Pacifists have not evolved a vision of foreign policy as coherent as collective security or its counterpart, containment. Nonetheless, they have shared distinctive qualities with which they helped to frame foreign policy issues. These qualities include their transnational orientation, moral thrust, and skepticism about the efficacy of military force.
Transnational Orientation The orientation of nineteenth-century pacifists was largely religious and resulted from the dualism of Christian perfectionism, which assigned different roles to religious bodies and secular societies. To this was added the antistate individualism of philosophical anarchists and the class analysis of socialists. But none of these elements yielded specific implications for foreign policy.
In the twentieth century the perspective of pacifists was secularized, but it remained essentially ethical and humanistic rather than political. It was oriented to the quality of life and the equitable distribution of power rather than to the political relations of states. In this sense, leading pacifists found World War I, for all its magnitude, to be irrelevant to the solution of fundamental world problems. What they found truly basic was human need, creativity, and community. Progressive pacifists, and especially the articulate women among them, thus brought a strong sense of community to peace work (by contrast to the social, legal, and political structures emphasized by other peace advocates). They eventually supported the League of Nations, but they harbored the reservation that such international organizations were inadequate vehicles for change and human welfare.
But some pacifists were systems oriented. The outstanding pacifist analyst of international affairs in the 1930s was Kirby Page, who argued that traditional European rivalries had vitiated the League of Nations and would lead to another world war unless a new foundation could be built for international relations. Ironically, although pacifists viewed historical revisionism as the basis for a realistic assessment of traditional diplomacy and a justification for radically internationalizing world power, many Americans used it as their justification for a new isolationism.
Following World War II some pacifists followed pacifist leader Abraham J. Muste in seeking a new basis for a transnational foreign policy. By the 1950s, Muste viewed the Third World as the fulcrum for a global policy beyond the bipolar terms of the Cold War. This notion was taken up in the following decade by some New Left radicals; but as a basis for foreign policy analysis, it was eclipsed by the rhetoric against nuclear arms and then war in Vietnam. Nonetheless, the American Fellowship of Reconciliation and other pacifists actively promoted the "Third Force" concept of Vietnamese Buddhists as a standard against which to frame U.S. policy goals.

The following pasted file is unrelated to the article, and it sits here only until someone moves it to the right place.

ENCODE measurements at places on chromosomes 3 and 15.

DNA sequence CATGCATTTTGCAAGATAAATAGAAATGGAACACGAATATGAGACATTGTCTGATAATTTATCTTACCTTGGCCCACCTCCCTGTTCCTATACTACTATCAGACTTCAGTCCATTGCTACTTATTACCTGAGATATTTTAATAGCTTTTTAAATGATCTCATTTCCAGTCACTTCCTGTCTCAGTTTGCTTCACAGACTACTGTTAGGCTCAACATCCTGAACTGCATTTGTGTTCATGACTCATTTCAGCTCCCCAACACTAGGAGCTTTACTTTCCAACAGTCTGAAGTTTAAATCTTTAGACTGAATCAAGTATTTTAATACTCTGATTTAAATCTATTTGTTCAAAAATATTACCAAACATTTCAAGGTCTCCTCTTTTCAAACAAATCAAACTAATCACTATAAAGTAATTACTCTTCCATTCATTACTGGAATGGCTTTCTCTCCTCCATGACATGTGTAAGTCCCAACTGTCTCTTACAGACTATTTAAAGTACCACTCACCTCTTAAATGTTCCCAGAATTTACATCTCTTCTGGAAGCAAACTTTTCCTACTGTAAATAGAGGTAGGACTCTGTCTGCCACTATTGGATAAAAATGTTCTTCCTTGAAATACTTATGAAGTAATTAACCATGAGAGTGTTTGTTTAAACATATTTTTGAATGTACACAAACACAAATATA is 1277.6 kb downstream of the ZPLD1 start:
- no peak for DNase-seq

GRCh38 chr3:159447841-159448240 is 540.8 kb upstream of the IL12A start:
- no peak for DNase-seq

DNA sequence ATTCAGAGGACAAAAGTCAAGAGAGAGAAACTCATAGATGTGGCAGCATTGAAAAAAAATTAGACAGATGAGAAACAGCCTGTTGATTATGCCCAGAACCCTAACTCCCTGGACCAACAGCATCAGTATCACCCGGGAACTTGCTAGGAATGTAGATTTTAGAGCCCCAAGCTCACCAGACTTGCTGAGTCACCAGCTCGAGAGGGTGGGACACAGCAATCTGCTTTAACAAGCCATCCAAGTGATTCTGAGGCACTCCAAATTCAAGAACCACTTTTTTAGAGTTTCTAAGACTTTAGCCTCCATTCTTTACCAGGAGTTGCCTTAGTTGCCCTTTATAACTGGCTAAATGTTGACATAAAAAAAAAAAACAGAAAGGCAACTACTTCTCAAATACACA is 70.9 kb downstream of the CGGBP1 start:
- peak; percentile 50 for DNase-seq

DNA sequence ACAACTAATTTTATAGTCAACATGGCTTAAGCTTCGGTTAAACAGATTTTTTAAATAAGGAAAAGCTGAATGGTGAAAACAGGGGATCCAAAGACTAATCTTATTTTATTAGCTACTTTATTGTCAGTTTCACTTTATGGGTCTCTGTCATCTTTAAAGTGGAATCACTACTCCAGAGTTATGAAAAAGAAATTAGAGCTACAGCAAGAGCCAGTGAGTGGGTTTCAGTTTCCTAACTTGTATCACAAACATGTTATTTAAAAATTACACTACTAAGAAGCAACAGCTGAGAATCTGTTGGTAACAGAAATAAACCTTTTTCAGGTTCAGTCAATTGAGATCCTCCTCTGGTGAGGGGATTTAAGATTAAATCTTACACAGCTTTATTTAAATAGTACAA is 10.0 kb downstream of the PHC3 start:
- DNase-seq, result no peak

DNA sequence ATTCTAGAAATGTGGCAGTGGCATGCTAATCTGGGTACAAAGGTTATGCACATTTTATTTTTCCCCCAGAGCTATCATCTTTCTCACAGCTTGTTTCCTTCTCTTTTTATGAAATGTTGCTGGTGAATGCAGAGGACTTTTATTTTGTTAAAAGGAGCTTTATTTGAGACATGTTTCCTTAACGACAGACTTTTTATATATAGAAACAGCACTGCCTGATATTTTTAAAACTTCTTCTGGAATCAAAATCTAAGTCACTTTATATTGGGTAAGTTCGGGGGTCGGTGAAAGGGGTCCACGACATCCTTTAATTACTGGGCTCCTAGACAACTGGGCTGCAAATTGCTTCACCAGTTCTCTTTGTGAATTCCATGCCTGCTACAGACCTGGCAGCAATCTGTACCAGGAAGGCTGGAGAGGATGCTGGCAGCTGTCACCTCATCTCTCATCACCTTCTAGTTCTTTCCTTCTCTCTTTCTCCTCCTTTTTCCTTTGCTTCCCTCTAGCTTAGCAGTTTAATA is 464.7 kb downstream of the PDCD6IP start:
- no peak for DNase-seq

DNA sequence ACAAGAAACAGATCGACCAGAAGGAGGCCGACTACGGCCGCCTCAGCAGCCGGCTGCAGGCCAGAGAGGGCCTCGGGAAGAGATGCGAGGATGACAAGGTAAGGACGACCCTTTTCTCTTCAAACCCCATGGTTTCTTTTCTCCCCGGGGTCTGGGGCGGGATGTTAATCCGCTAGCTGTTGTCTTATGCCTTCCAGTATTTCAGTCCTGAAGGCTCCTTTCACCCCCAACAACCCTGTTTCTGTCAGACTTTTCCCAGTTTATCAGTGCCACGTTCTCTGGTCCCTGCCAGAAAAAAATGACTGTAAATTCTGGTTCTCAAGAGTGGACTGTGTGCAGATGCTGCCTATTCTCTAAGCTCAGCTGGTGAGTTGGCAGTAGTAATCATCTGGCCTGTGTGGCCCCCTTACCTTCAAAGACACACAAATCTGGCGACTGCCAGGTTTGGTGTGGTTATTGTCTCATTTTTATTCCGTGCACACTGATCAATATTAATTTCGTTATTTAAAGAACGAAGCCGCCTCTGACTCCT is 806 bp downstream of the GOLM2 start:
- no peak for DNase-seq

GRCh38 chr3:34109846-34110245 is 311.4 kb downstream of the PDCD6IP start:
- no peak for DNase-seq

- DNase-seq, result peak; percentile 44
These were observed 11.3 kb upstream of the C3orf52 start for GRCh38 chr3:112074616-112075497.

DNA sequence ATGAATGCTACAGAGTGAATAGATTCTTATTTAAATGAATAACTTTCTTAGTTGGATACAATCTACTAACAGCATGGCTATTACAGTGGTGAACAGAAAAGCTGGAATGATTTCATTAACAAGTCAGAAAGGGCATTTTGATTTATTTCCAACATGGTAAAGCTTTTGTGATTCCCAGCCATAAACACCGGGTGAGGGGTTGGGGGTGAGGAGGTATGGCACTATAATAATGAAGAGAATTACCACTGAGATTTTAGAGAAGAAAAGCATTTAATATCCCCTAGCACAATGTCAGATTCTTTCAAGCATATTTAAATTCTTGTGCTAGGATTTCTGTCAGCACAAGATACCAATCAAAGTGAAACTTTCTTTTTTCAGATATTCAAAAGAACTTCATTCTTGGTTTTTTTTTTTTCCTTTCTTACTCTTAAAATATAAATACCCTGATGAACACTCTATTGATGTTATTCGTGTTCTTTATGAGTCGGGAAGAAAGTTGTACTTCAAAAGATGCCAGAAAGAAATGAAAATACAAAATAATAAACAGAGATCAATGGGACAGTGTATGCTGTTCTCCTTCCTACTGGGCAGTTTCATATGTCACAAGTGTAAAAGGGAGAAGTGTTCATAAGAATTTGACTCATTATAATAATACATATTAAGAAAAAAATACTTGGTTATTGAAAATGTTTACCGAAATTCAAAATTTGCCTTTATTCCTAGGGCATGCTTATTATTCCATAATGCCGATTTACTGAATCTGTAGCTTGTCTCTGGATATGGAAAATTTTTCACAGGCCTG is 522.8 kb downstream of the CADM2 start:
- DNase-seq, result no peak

Moral Emphasis The moral emphasis of nineteenth-century pacifism was individualistic. Pacifists tended to assume that good people would make a good world. Twentieth-century pacifists, however, initially reflected the Progressive emphasis on social environmentalism. They included war among the social institutions in which good men and women become enmeshed with devastating consequences. Accordingly, they made pacifism an expression of social ethics; and their journal, The World Tomorrow (published 1918–1934), became the most forthright exponent of the social gospel. "If war is sin," wrote Kirby Page, then it must be abjured and overcome by every available stratagem. Their essentially moral outlook enabled several pacifist leaders to transcend the narrow allegiances to specific programs that set so many internationalists at odds with one another.
In the 1920s, for example, Page and his colleagues made futile attempts to devise a plan of unity between the advocates of a World Court and of a general treaty to outlaw war. Similarly, in the 1930s pacifists were able to write an umbrella platform that attracted nonpacifist internationalists to their Emergency Peace Campaign, with its neutralist bias. In 1957 a pacifist nucleus stimulated the formation of both the National Committee for a Sane Nuclear Policy and the Committee for Nonviolent Direct Action in order to enlist both liberal and pacifist constituencies in action against nuclear arms. And in the 1960s, a generalized sense of moral outrage accounted for whatever cohesion there was in the organized antiwar movement. It was the basis on which pacifists could associate with groups having nonpacifist political biases.